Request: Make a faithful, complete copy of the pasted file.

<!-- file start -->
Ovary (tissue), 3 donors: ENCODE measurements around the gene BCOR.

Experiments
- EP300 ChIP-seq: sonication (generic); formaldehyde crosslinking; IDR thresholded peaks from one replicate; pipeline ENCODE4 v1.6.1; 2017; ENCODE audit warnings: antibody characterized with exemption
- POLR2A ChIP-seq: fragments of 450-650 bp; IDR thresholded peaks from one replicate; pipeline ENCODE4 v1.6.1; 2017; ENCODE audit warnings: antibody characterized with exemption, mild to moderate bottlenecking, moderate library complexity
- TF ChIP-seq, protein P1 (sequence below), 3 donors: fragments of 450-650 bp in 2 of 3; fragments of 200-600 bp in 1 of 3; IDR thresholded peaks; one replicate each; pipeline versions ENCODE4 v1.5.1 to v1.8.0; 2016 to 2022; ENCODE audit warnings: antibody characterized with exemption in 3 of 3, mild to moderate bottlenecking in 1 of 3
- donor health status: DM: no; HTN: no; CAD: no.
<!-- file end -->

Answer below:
Ovary (tissue), 3 donors: ENCODE measurements around the gene BCOR.

Experiments
- EP300 ChIP-seq: sonication (generic); formaldehyde crosslinking; IDR thresholded peaks from one replicate; pipeline ENCODE4 v1.6.1; 2017; ENCODE audit warnings: antibody characterized with exemption
- POLR2A ChIP-seq: fragments of 450-650 bp; IDR thresholded peaks from one replicate; pipeline ENCODE4 v1.6.1; 2017; ENCODE audit warnings: antibody characterized with exemption, mild to moderate bottlenecking, moderate library complexity
- TF ChIP-seq, protein P1 (sequence below), 3 donors: fragments of 450-650 bp in 2 of 3; fragments of 200-600 bp in 1 of 3; IDR thresholded peaks; one replicate each; pipeline versions ENCODE4 v1.5.1 to v1.8.0; 2016 to 2022; ENCODE audit warnings: antibody characterized with exemption in 3 of 3, mild to moderate bottlenecking in 1 of 3
- donor health status: DM: no; HTN: no; CAD: no.